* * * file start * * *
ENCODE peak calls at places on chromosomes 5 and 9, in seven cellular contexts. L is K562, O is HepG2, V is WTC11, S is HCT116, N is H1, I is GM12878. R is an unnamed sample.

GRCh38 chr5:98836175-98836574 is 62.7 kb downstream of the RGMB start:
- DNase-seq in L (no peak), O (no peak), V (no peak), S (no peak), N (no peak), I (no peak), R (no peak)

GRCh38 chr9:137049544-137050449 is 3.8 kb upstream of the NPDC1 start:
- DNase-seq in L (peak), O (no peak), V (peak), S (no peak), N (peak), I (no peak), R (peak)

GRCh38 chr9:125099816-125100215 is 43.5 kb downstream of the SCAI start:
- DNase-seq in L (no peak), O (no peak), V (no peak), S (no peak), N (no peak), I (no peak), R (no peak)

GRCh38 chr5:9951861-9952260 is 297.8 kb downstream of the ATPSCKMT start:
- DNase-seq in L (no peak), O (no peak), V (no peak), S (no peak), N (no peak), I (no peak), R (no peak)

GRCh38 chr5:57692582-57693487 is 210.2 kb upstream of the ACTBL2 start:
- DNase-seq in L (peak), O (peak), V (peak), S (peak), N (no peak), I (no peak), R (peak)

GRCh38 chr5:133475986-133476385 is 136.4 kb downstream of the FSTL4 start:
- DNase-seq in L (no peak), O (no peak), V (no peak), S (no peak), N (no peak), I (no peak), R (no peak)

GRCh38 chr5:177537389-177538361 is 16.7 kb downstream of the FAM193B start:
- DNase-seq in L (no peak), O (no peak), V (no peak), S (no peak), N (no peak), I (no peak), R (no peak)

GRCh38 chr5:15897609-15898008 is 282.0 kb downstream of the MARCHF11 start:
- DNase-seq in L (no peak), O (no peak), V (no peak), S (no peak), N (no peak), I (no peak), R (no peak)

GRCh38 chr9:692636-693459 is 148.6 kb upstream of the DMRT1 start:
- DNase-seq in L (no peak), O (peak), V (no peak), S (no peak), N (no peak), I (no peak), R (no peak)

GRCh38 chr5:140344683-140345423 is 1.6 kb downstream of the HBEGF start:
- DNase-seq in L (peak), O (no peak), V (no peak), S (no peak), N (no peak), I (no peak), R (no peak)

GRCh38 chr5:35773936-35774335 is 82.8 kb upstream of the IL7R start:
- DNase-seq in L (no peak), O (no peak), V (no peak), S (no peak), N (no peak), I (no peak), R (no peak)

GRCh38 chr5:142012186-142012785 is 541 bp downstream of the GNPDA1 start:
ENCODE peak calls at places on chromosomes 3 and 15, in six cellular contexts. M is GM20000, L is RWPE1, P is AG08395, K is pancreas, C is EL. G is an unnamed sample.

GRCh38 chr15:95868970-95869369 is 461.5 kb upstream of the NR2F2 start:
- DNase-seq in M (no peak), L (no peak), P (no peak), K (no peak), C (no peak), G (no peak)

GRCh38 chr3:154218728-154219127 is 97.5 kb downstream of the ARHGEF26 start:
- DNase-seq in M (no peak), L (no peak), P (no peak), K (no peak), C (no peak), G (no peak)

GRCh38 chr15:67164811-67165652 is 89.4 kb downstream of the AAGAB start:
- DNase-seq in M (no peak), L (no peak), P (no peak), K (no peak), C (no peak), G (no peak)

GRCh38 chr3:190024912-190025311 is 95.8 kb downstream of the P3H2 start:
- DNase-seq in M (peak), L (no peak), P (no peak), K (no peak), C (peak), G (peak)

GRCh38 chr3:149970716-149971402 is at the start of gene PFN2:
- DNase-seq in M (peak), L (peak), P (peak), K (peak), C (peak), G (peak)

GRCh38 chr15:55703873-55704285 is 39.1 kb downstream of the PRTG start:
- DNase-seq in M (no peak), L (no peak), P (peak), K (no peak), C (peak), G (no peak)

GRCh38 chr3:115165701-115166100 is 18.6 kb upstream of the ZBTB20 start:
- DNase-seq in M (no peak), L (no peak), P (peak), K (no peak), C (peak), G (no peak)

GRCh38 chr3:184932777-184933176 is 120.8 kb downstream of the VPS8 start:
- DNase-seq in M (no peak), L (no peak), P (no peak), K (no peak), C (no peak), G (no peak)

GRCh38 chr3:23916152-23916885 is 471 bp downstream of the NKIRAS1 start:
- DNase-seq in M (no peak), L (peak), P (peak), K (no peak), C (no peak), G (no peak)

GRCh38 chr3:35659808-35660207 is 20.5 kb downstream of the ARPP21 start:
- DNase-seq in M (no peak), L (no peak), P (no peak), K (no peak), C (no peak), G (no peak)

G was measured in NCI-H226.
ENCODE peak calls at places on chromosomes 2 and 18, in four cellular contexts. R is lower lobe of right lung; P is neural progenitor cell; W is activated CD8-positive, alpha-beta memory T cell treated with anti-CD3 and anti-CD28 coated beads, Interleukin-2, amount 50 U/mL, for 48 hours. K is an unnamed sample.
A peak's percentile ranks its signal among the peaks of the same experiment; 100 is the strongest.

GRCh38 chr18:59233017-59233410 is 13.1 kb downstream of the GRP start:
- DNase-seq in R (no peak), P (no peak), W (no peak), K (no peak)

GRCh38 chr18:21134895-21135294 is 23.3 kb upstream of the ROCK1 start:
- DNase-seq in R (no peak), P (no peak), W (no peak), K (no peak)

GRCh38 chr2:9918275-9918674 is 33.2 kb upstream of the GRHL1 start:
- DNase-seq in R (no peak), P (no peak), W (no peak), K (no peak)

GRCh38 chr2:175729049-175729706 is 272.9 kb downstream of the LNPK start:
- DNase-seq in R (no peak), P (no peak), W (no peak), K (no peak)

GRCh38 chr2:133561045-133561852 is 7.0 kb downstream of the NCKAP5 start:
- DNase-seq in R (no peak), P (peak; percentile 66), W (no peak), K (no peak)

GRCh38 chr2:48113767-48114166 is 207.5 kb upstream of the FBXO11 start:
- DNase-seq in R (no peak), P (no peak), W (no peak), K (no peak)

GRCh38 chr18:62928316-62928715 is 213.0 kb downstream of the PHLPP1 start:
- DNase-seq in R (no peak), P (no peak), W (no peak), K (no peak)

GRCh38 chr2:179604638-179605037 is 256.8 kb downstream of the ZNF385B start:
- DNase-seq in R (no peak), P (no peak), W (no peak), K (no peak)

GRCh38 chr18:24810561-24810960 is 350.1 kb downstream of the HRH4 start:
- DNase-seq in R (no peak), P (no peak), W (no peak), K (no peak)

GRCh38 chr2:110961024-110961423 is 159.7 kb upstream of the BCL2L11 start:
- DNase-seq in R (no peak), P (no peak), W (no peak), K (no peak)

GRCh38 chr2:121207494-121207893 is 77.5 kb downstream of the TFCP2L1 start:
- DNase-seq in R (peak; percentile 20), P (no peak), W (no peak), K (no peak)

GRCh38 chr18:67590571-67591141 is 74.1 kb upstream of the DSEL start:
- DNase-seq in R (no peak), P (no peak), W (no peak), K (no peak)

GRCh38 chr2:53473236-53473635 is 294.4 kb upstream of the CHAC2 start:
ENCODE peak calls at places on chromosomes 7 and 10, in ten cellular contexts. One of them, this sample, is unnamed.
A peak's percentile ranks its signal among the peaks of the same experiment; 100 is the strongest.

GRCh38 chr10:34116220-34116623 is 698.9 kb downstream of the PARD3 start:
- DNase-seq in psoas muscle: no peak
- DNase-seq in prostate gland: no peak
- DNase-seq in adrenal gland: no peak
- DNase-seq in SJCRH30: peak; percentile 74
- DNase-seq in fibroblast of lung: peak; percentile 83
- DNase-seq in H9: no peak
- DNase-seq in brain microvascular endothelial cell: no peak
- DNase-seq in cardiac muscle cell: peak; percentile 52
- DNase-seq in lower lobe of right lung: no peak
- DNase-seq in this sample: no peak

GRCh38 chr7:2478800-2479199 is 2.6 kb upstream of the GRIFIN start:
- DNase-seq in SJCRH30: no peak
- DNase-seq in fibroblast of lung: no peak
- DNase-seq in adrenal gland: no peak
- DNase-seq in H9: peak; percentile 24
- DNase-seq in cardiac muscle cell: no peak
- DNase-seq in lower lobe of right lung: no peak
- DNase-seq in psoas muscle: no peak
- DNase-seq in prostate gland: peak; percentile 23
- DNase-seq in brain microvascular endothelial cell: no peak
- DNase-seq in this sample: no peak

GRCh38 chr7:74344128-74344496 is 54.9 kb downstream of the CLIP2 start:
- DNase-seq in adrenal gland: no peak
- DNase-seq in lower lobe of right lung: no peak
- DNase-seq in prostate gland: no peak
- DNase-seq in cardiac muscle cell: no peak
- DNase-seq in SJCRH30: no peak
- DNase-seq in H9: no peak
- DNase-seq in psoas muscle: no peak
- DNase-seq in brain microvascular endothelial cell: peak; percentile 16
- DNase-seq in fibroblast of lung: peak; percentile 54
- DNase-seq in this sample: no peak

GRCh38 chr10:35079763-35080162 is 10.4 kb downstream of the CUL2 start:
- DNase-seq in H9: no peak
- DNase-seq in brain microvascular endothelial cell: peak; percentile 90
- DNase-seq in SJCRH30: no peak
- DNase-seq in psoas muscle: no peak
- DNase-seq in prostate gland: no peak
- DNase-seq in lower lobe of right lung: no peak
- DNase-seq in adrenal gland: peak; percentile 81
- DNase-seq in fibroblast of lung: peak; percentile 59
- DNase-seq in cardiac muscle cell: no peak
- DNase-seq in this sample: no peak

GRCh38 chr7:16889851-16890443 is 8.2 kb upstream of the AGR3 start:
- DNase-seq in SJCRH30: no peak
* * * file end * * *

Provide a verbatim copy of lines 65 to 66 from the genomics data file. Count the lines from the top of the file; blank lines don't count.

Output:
GRCh38 chr18:24810561-24810960 is 350.1 kb downstream of the HRH4 start:
- DNase-seq in R (no peak), P (no peak), W (no peak), K (no peak)